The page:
My creative experience ranges from corporate design and branding to art direction, photo styling and stationery design but my current focus is licensing my artwork to product based companies.

I've picked up several handy skills, tricks and techniques along my creative journey and I'm excited to share them with you!

. . .

I can't wait to see what you create so please be sure to post your class projects and if you share them on Instagram, be sure to tag me!

Speaking of Instagram, let's conn... See full profile

Level: Beginner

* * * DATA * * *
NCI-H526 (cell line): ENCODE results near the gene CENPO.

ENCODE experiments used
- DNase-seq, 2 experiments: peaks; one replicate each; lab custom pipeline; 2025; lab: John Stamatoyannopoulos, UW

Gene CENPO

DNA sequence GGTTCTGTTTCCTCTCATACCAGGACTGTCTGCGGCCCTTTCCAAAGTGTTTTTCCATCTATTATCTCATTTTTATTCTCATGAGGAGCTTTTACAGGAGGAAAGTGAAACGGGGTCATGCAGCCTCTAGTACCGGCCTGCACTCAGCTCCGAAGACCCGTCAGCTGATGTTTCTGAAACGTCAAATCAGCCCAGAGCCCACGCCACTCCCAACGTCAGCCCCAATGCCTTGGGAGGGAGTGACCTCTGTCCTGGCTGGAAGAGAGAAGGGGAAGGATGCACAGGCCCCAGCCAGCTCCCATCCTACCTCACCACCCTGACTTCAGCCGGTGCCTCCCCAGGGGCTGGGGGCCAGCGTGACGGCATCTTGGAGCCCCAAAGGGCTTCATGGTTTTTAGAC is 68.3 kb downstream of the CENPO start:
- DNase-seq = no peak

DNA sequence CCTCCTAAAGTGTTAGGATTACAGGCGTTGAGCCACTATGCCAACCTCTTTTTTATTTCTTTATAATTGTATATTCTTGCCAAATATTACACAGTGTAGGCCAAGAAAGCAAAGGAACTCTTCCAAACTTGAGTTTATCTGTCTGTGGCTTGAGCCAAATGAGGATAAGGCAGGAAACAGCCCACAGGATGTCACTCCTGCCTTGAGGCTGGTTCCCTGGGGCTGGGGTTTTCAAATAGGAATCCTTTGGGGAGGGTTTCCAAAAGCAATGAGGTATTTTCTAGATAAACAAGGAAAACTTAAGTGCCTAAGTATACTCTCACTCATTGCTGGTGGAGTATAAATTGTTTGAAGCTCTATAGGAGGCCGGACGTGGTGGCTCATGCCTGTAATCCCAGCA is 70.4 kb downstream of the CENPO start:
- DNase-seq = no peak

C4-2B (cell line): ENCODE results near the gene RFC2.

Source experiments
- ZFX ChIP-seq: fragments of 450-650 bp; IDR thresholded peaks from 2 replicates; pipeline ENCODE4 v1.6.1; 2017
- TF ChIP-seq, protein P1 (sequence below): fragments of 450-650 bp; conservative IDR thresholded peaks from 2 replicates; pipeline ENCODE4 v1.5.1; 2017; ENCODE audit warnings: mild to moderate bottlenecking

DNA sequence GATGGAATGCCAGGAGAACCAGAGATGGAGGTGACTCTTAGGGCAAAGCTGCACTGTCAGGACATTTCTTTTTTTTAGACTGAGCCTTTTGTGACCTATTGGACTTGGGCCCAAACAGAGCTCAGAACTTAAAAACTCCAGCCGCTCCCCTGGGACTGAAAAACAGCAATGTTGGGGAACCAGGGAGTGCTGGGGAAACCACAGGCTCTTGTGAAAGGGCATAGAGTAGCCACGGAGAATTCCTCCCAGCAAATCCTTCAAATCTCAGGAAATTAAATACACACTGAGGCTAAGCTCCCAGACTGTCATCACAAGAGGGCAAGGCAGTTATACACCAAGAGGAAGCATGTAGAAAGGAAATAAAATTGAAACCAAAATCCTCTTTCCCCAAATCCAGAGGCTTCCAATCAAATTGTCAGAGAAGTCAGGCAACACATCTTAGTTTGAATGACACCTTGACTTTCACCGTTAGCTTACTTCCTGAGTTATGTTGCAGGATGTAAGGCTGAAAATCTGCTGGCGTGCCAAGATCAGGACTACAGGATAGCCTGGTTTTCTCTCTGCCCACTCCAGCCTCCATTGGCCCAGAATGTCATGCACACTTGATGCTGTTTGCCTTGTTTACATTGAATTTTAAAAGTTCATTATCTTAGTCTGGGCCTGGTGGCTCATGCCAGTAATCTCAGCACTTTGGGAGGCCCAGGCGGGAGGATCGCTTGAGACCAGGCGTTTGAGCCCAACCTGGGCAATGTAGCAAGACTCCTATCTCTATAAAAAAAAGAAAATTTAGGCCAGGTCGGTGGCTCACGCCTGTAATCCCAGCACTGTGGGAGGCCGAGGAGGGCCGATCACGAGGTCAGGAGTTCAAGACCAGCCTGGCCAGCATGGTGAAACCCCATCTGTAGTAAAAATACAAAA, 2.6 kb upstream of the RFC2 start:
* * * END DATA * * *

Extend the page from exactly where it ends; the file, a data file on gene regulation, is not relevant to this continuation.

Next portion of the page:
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1. Introduction: I have lots of experience with greeting cards. I had a greeting card line which was sold to stores around the country and internationally, something that I know very well. I also know that there's nothing better than gratitude. What better way to show you that attitude than with a handmade special thank you card. Hi everyone, my name is Gia Graham. I am an illustrator and lettering artist based in Atlanta, originally from my Barbados. You might have seen my work on greeting cards, art prints, home decor, which I license to places like Trader Joe's mentor, and are sold in stores like Target and other online outlets. In this class, we're going to be taking hand lettering and adding floral and leaf illustrations to create a personalized and custom thank you card. I'm going to be working digitally on the iPad Pro using the appropriate app, but you're more than welcome to follow along using whatever medium you choose, whether that's paper and pencil, marker, paints, it's totally your choice, the same principles will apply. For those of you working digitally, I've provided a couple of templates for you in the resources section below, so be sure to download those. I hope you leave the class with a few techniques on how to combine illustrations with your lettering, and the confidence to create beautiful compositions of your own. More importantly, I hope you have a little fun. Just so you know, this class was recorded live, and I had the opportunity to interact with the students as I was drawing. Let's start drawing. 2. Why Make Thank You Cards: Hi everyone. Welcome. Before we get going, my name is Casey, I'm a producer with SkillShare, and I'll be hosting today's live session with Gia Graham. Without further ado, Gia, welcome. Why do you think creating and sending a thank you card is really valuable? Well, especially now with our social interactions being limited, thank you cards are such a great way to let somebody know you're thinking of them, to keep in touch. I have a really good friend who is really incredible at snail mail. I'll just check my mailbox and she sent me some love in the mail, and it really does warm your heart. It's a great way to just stay connected while we can't physically be connected. It's a very lovely thing to receive something in that format. What can students expect to leave the session with today? Well, I'm hoping that everybody leaves the session with a few tips on composition. How to make illustration and lettering work well together and how to think through color placement, because it's a short class. We're not going to be doing lettering from scratch. I've provided the lettering in a template. This is more about how we take that lettering and add to it to create a beautiful piece. What materials will students need if they want to follow along? I'm using my iPad Pro and the Procreate app, but you can go analog, you can draw with pen and pencil, you can paint if you'd like, you can use markers, whatever you would choose. I will say that if you are not drawing digitally, my suggestion would be to use this session to create a really well thought out and completed sketch that you can then finish later. Otherwise, it might be a little too rushed to try to complete a full piece analog in just under an hour. Great. Fantastic. Well, let's get into it. 3. Drawing Warmup: We're going to be surrounding the words, thank you with some leaves and just really simple leaf illustrations. I figured we'd get started with a little warm-up exercise. Just to get ourselves kind of loose. There's no wrong way to do it, but we're going to just try creating several different styles of leaves and other awesome like illustrations. You can follow along with me or feel free to just have at it. We're just going to fill a page right now with some leaf shapes. Now by the way, this is the template that I provided, that's what I'm working on now just so I'm not hopping around from one file to the other. If you've already downloaded it, you'll see that it has three layers. The first layer is a San serif's style lettering, then there's a script version. You're free to choose either one or if you're proficient at lettering, by all means, you are welcome to create your own. I would suggest for the sake of time, use one of these options during this session and then you can always swap out this layer for something you create later on. The other thing I provided for you is my November palette. If you're already on my mailing list, you probably have this in your iPad already, but if you're not, you can use the colors that I'll be using in this session, or you can feel free to use any of your own colors. I am using this file that I created for you guys, and I'm just going to create a new layer. I'm going to use this 6B pencil and just play with some really rough shape ideas, from anything really simple, like a really easy, simple, almond shape, stick a line in the center. There's our leaf. We can create a little bit more movement by starting with a curved line and then follow that with another curved line to attach to it. Again, leaf down the center and magical, you've got another leaf. These curved leaves, you can really play with all kinds of curved shapes. You can just experiment with that a little bit. You can create clusters of leaves, like a few of the almond-shaped leaves together. You can make them super long and skinny or a little more squat. Actually here's a good tip for leaf drawing. Always start with a curve. If you start with a curve, you're already on the right direction. We can again start with a curve and do a branch which was just the curve and several of those almond-shaped leaves stemming from it, getting smaller as you go up. Angie, is there a particular pencil you've chosen for this one? Yeah. I'm using the 6B pencil mainly because I want it to be nice and dark for you guys to see. Typically, I would draw with the HB pencil. I'll show you the difference. The HB is a little finer, it's not as rough. But when I'm doing something really quick and rough, I like the 6B pencil because it's just easier to not be too precious with the 6B pencil because it's already so rough. Let's try a broad leaf. Again, start with a curve and this one will just have nice round shapes coming from it. Again, there's all different variations of that that you can do. You can make them a little bit more pointy. We can do something a little more loose like some pine needles. Again, start with a curve and with this one it's just some really loose strokes that you can do. There are some pine needles. Then as far as the autumn-like icons, we can try an acorn. Again, start with a curve. That's a pretty simple shape, curve at the top and a bowl shape at the bottom and a little point, stem and a little curve for the cat. You can add detail if you'd like. Seed pods are another good icon for fall. Starting with my curve, then you can do a pointed oval, same on this side. Little spikes at the top, nice. As you can see, they're all really basic shapes. There's nothing too complicated. But when we start combining them together, they're really going to start to come to life. I hope that you had a chance to work on some loose warm ups. 4. Planning Your Layout: Next, let me show you how to start planning your layout. What we're going to do next is choose whichever lettering style you want to use. I'm going to use this sans-serif version. When you are combining a piece to create an illustration, the first thing you want to do is, decide what shape you want to create around your lettering. I'm going to create a new layer here. With our leaves, we can create a rectangular shape to fill the space of the card surrounding the lettering, and fill in our leaves in such a way that it has some obvious corners so that you can tell it's a rectangle. I have an example here to show you. See in this example, I started out with a leaf in each corner or a group of leaves in each corner, and then just filled in making sure that it created a rectangular shape around the lettering. Or we can opt to, I'm going to clear this out, try a more oval shape, which is I think is what I'm going to do for this session. Really loosely draw an oval. It does not need to be pretty. All you're doing is creating a super rough guide for where you want your leaves to land and then we need to think about movement. Within that oval, how do we want the leaves to move? How do we want them to interact with the lettering? Because that's a big distinction between a really nice cohesive composition versus one that feels a little disjointed, is how are we going to interact with the lettering? You're going to want your leaves to curve around some letter forms, fill in some of the dead space that some of the letter forms create, like this little nook where the K is, right in here by the T, by the Y. You got to think about those things when we start figuring out where we're going to place our leaves. What I like to do is to map out the movement of the leaves and I'm just going to do that with some really simple curves and arrows basically. Because what you're going to want to think about here is varying the direction that your leaves are going because that's going to add again movement and a little bit more visual interest. By the way, I'm still on that really rough sketch layer where I made my oval. I'm just going to start to think about how I can position these leaves. I think I want to do one that curves around the YOU and goes up that way. Maybe something that will then come this way, can go down in this direction maybe. Again, it's all trial and error. You're just playing with it. It's super rough. This might change as we go along. We're just getting a general idea of some directional prompts, basically with these arrows, as well as staying within our overall oval shape. Maybe something going this way would be good. I want to fill this area here so there's not some dead space that way. It might take a few tries to get a feel for where you want to put things. Don't worry, it doesn't always come to you immediately. It takes a little bit of practice, but just give it a try. Now, I see I've got two arrows going that way so I want to create some movement going in the other direction to balance that out. All right, so I have a super rough idea of where my leaves could potentially land. Now with this map in mind, I'm going to reduce the opacity on this layer just to get it out of the way a little bit. I'm going to create a new layer and start to actually draw some leaves. 5. Sketching Your Design: Now we can start sketching our actual design. What I tend to do is to create the biggest leaves first and then fill in the gaps as I go along. I'm going to just start to create some structure here. Let's see. Let's do one this way. I'm going to put one of the broad leaves. Now, I'll turn my screen in every which direction when I'm sketching. I hope that's not going to make you guys dizzy. But I find it much easier to do than to contort myself. I'm going to put one of those broad leaves there. I've got three of these shapes. I need to switch it up a little bit. So that's a good variety going. Otherwise, it's going to get pretty boring. I want to do a stem here, and another broad leaf going this way. Again, like I mentioned, I'm just getting the big directional leaves down first, and then I'll go back in, fill in with some smaller leaves and details. I have a general idea of what I'm doing here. I'm going to start to fill in with a few smaller details. Here is an opportunity for me to do something to fill that space a little bit better. I'm going to add some acorns, I think, in these little areas where we have some space available. Again, this is not a point where you need to be precious or perfect by any means. We're really just getting our ideas down. When we get to the inking stage, we can be a little bit more precise. I'm going to create a leaf that'll just curve around this lettering a little bit. Although you don't want to cram something into every single nook and cranny, you do want to consider your little empty nooks and see if there is any way that you can create a little bit movement into those nooks to make use of the space. Almost there. Just got this little area to figure out. It's really a puzzle piece. So you're trying to fit things together. I think that's working so far. As you can see, there is a lot of movement. There is a lot of flow from one leaf to the next. Then flow, it helps your eye to move around the piece, and that's what you want to create. You don't want any areas that feel stagnant. I think that'll work. I'm going to turn off my oval layer to just get that out of the way. I feel pretty happy with where I am. 6. Doing a Color Test: Next, we're going to do a quick color text. We're going to plan which colors we're going to use and where, because we want to think about where our colors are going to fall and we want the colors to be evenly distributed across the piece. You don't want too many leaves of one color in one corner or the next. We're going to do a quick color test. Again, super rough stage. I'm going to add a new layer. By the way, if you haven't already, I'm just going to show you really quickly how to add the palette that I gave you to your color pallets. If you go to the layer where the color palette is that I provided for you, you can just go up here to your palette swatch, click the plus sign, create new palette, and then you can just tap and hold each of the color palettes until it changes the swatch, and then touch a square in your swatch. I'm just going to go ahead and add my palette so it's within easy reach. Back to my sketch. I've created a new layer and this is where I'm going to do a super rough color test. Like I mentioned before, I just want to see where the colors are going to land. Now, I'll save. This palette has a lot of flexibility. You can use the colors in many different ways. I'll actually show you a couple of examples so that you guys can think about how you might want to use your color. Here, in this example, the cream color is the background. The lettering is in the deep rust. I've created a drop shadow in white, and I've used the green and the light blue as the florals. It's really light and fresh, very fall-feeling. In this example, it's darker, it's richer. The deepest blue is the background color. I'm using the two greens for the leaves. That peachy color can work for some other elements. As you can see, you can really create a completely different look, depending on how you use the colors. For this piece that we're working on, I think I want the lettering in that deep blue. I'm going to go to the light blue for the background color. I'm going to make my background that light blue. Now that I have my background figured out, I can now better determine which colors I'm going to put where. First, I'm going to switch the color of my lettering, and the easiest way to do that is to tap on that layer, turn on Alpha Lock. I've already chosen the color, so it's showing up here in my swatch palette, and then just hit Fill Layer. I like to do it this way because it just makes it so much easier to play with the color, because you can go back to that layer and change the color in your palette, and just with one tap, you can switch it to any color you want. I know what my background color is, I know what my lettering is going to be like. I'm going to use the monoline brush. I'm going to make it pretty big because again, these is super rough stages. I'm just going to think about where I'm going to replace these colors. So I'll do a rust leaf here. I'm just going to start filling in. As I go along, it might switch, based on what I've put where. But the point here, again, is to just make sure you're spacing out the colors as evenly as possible. Let's stop there with the rust. I'm going to make some other leaves in a cream color and then I'll see if I need to fill in any other areas with the rust, as I go along. [inaudible] is there a shortcut way of being able to select multiple leaves and change them all at once or do you have to go through the motions of [inaudible] At this stage, you have to go through the motions. I'll show you when we start inking, I do it in such a way that we can select all the leaves and change a grouping of leaves. This is why I do this color test first, because when I get to inking, I like to link all the leaves of a same color on one layer. That way, I can swap out the color of all of those leaves at once, if I need to. That's why mapping it out this way is super helpful because it makes that process much easier later on. Here, there's no perfect answer. You just have to throw down some color here and there and see how it's working. Then you can make adjustments as you go along. I think that's probably good for the cream, and then I'm going to use the darkest green for the smaller leaves. [inaudible] , when you have a second, do you mind just going over how you changed the lettering color, again. Sure. Nice. You go to that layer and then you tap on it and you turn on Alpha Lock. I'll turn it off so you can see. When there is no Alpha Lock on, it's just a solid gray background. When you turn on Alpha Lock, if you look closely, it's a checkered background. It looks like it has a transparent background. Then you choose whatever color you want. You go to your swatches, choose whatever color you want, then come back to the layer and tap Fill Layer, and that will fill only the inked areas on that layer, it will fill those with color. I think this is working. Actually, you are going to make this little leaf rust. Got a lot of the rust going on already. I'm going to try the gray for the acorns. That's it mapped out. I feel like that's pretty good, in terms of spacing out the colors and getting enough balance with where they're positioned. 7. Inking Your Design: Now let's work on inking our illustration. What we're going to do now is use this rough color sketch as a reference. What I'm going to do is just take a screenshot. That's the power button and the home button. Press them at once, take your screenshot,. That should go to your camera roll. If you want to just double-check, go to your photos and it should pop up there. I'm going to bring that in as a reference. I'm going to go to the Actions menu and hit the toggle switch next to reference and actually, I have mine set to Canvas right now which means that whatever is here is what's going to show on your reference. Say if I remove that, it will show in the reference box. That's not what I want though. I want to reference the image that we just took. I'm going to go over here to image and it will ask me to import an image, and then I will just select what we just took a screengrab of. So I'm going to use this as a guide and this box you can change the size of, you can pinch and zoom inside the box. I'm going to use this color sketch as a guide so that I'll know what I need to ink on which layer. Let's turn off that quick color sketch and on the pencil sketch of my leaves, I'm just going to go in and reduce the opacity on that. To reduce the opacity on the layer, you just tap on the layer tab on the end and then use this slider to bring the opacity down. All right, now I'm going to create a new layer. Now, I love to ink in black first. It's just easier. You don't really have to think about color. It's easy to see and like I mentioned, we're going to use alpha lock to easily swap the color out anyway. I'm just going to ink with the monoline brush just to make it a little small enough to manage. To make this easier for myself, I'm going to label this layer, rust Leaves, and I'm going to ink all the rust-colored leaves on this layer. Jia, just very quickly when you have a second. Could you please show the reference? I have to get the reference image up again. Oh, sure. Yeah. You go to the Actions menu. Then right down here where it says reference, just turn that toggle switch on. Perfect. It might already be set to Canvas, which will show you what's on your Canvas, but you want to set it to image. Since I already pulled that image in from my camera roll it's already up. But if you don't have anything in the image section, just tap import to bring it in from your images on your iPad. I'm going to get the rust leaves inked. I'm just going to go in. Again, I'm using the monoline brush to do my inking. You're free to use whichever brush you feel more comfortable with. I'm not using a brush with any taper on it just because it's easier to control. During this process is where you can clean up your sketch a little bit, clean up your shapes that you've sketched. I usually just do the outline and then do the click fill with color. If you draw your curve and just hold, you see it says arc created, that'll help you get a really nice clean curve if your hand was a little wobbly, maybe. That only works with an arc. If you try to do it with a shape like this, if you hold, it will just snap to a straight line and that's not what you want. To fill that quickly, I just hold. You can't hold it for too long, it'll go back to the color you used last but tap on your swatch and drag. Whichever color of leaf you've decided to ink in the first layer, just go ahead using your referenced image and ink all of the leaves of that color on this layer. All right, let's see. One, two, three, four, trying to get them all, okay. I'm going to go ahead and turn on the alpha lock, switch to my rust color, hit fill layer. Create a new layer and I'm going to do the clean leaves. We're just going to follow this process until we've got all of our leaves of different colors inked on different layers. Jia, just remind us why you do the inking in the black first? For me, it's just a personal preference. I like it because it's very clear to see what I'm doing and I don't have to worry about the decision-making with color. If I haven't done this quick color test, I don't have to worry about the decision-making with color at the inking stage. Even with a light color like this cream, it's just a little bit more challenging to see exactly what you're doing if it's a lighter color. But it's a personal preference. You can absolutely go straight to the color of your choice. With your design, is it a style thing you never overlap your leaves, or is that to make it easier to change colors and violate that design style? It's just a style thing I think. I mean, feel free to overlap leaves. I mean, that can also add a lot of really beautiful interest. Yeah, it's just a style thing. I do sometimes overlap my leaves if I'm doing something a little bit more complex. Oh, by the way, I often use the eraser tool to clean up as I go along if I've done something that's wonky. Rather than redrawing it, sometimes I just chisel away at at the eraser tool. But if any of you want to overlap your leaves or you have a particular style that you like to use, absolutely. I encourage that. The point of this is to do something that's reflective of your creativity and that comes directly from you. You want your own style to come through. Now I will say in terms of overlapping the leaves, you will have to think about the colors and how they will work together. If they are overlapping, you just want to make sure that you're not creating an area with too much contrast, or an area where the colors just won't sit right together. That's just something to take into consideration. I think I've got all my cream leaves. Now on to the green. Now, what streamline percentage are you using? That is a good question. With the monoline brush, I don't think I've ever changed this. It's at 85 percent, on the monoline brush. Thank you. I would have been technically strained from the camera. [LAUGHTER] I've had a couple of questions on the lettering class about getting super clean lines. I've noticed that with a lot of students, the issue with their line work not being clean or not looking clean enough is more about the size of the file. It's not high enough resolution, more so than the brush itself. Jia someone's saying when they filled in the leaves, they have a hollow between the outlines and the filling. Okay. You just need to adjust. When you create your outline and you fill the leaf, just hold it, and you can adjust the color drop threshold. You can go to the left or you can go to the right. If you go too far to the right, it'll fill your whole page. If it's not quite filling the way you want it, just do the fill, keep your pencil down until you see that color threshold message come up, and drag to the left or to the right until it looks great. Great. Thank you. Sure. All right. I've got all my greens. Switch the color there. Last layer for me anyway, it will be my little acorns. If you guys are following along exactly what I'm drawing, it should be the last layer for you as well. I suppose you could tweak this design and make it more for the holidays, more festive? Absolutely. These could be holly leaves with little Christmas berries and you can do basically anything you want. But this is more so about thinking through how you combine your illustrative elements with your lettering, how you think through color placement, and bring everything together. Choose the gray. I've got all the color down. I can go ahead and turn off my sketch layer, and I can turn off my reference window as well. The next thing I want to do is just add a little bit of detail just to make this a little bit more interesting. 8. Adding Detail: Now, we're going to add a few details to really bring this to life. What I usually like to do, is do this with a clipping mask over each layer. I'm going to name this green leaves and acorns. What I'll do, is just add a line to the center of each of these leaves. It's amazing what one small line can do. I'm going to add a layer above the rest leaves and then I'm going to turn on Clipping Mask. I like to add a little texture here, so I'm going to use the dry ink brush which you can find in the Inking section. I have it saved in My Favorites, but if you go down to the Inking section, you'll find it there. I'm going to use the peach color for these lines. The reason why I like to use a clipping mask for this, is because I don't have to be too precise about where I put the leaf, because with the clipping mask, whatever you draw, is only going to be restricted to the layer below it. I can put these lines anywhere and they're not going to go outside the leaf. Now, the reason I like the dry ink brush, is not only because it has good texture, but it also has a little bit of a taper. I start off pretty light and then add a little bit of weight to the pencil as I get towards the base of the leaf. Again, because I have a clipping mask, I can let my stroke go beyond the shape of the leaf without having to worry about you actually seeing a line beyond the shape of the leaf. We can just pretty easily go to each of these leaves and add that one little bit of detail. Again, having these lines on a separate layer, gives you the flexibility to be able to change the color very easily without disrupting your leaf layer below it. I'm going to do the same for each of the layers of leaves. Add a layer above it, make a clipping mask out of that layer, and then add my lines. For these cream leaves, let me see, I think I might try the gray, see how that looks. If you've made a choice with the line color that you're not quite sure about, again, we've got a handy trick of you turning the Alpha lock on, and that way you can play around with different color options to see what will work best. I think that stands out a little too much. That's really subtle, but I like it. I'm going to add the lines to the green leaves now. Let's try the dark blue. You're just using the clipping mask for the detail? Yes. Gives me more flexibility to change my mind, to change the color, all without destroying the leaf layer that I just created. I'm just going to add a few quick details to the acorns. Again, I'm going to add a clipping mask above. I'm going to stick with this dark blue. Here, I'm just going to add a few little sketchy strokes to create the details. Because again, I have my clipping mask on, I can be really loose and free with where I start and end my line here. I'm just going to do a quick little curve for the cap of the acorn, and maybe just a few little lines for the details. A little curve and the little cross hatch or however you want to represent that texture on the top of the acorn, you're welcome to do it. Whichever way you like. That's pretty much it. You can add a few little effects and more line detail if you want. If you want to draw the veins of the lines, if that's more your style, you're more than welcome to do that. I am just going to add one more thing to the lettering. I want to add a drop shadow. I'm going to go to my Lettering layer and I'm going to swipe left to duplicate it. I'm going to make the drop shadow in gray. I already have Alpha lock on which you can see because of the low check to the background, and you can see it's checked here. I've chosen the gray, so I'm just going to hit fill layer. To create the drop shadow, that second layer I created, I'm just going to drag to the left and down a tiny bit. Hopefully, you can see it a little bit better there. You're not quite done with your drop shadow. If you do that, you want to make sure you go in and connect to the layer above it. So you see where there's a space here? You just want to fill that in. I'm still on the drop shadow layer. I first have to turn off Alpha lock because, let me show you, with Alpha lock on, it's not going to draw anything. Let's go ahead and turn off Alpha lock. Go back to the monoline brush. I'm going to make it fairly small. Then you just want to basically draw a line from the shadow layer up to the lettering above it, to connect the shadow. You want a brush that's small enough for this detail. I'm pretty much finished. 9. Sharing Your Card: Let's talk about how we can print and share this card, with someone you appreciate. Now this, you can export as a JPEG or a PNG file, if you want to send it digitally. Now if you want to print this out, like if you want to print it out at home, if you have a color printer at home, that's why I created the other template for you. I'm just going to go open that up. The file that I created for you will make a five by seven card, which will fit a standard A7 envelope. In order to print it, what you will want to do is print it on a 10 by 7 sheet of paper, so that will fit in a standard sheet size. I've indicated here where the fold will go and the artwork that you just created will go on this side, which is the front of the card. Once you fold it over, this will be the front of the card, and you can put whatever you want on the back of the card. My recommendation would be to take the artwork you just created, duplicate it, so hit Select and duplicate, and create a flat version. I would go and delete all the sketch layers that you don't need, all those tests layers. Then all of the layers that you do want, you can just go in and pinch together to create a flat version of the artwork. Now, your background colored layer never pinches to merge with the other layers. I would then create a new layer with the background color and add that to the flattened artwork, so that everything is on one layer. Then you can select three finger swipe, cap Copy. Then you go back to your template, three fingers swipe, Paste, and just position it. Make sure you got magnetics on so that it moves like along the right axis. Insert that there, just make sure to turn off your template layer. Then you can just send this to your computer and print from your home printer. That's awesome. Fold it, hide it in an envelope, and you're good to go. 10. Final Thoughts: That's it. I hope you enjoy the process. Feel free to personalize this, make it your own, and get creative. I hope you have fun and maybe found a different way to think through how you're composing your pieces, incorporating lettering and illustration and just a new way to think about layout in general. Most of all, I hope you had fun. Though we worked with the template today, but if you want to create lettering in a different style or a card with a different sentiment on it, but you're new to hand lettering, I encourage you to take my hand lettering and procreate class, which will take you from fundamentals to finishing touches. Be sure to share your card in the project gallery below and I can't wait to see what you create. Thanks so much for joining me today. If you'd like to see more of my classes or be alerted when I post a new class, feel free to check out my Skillshare profile.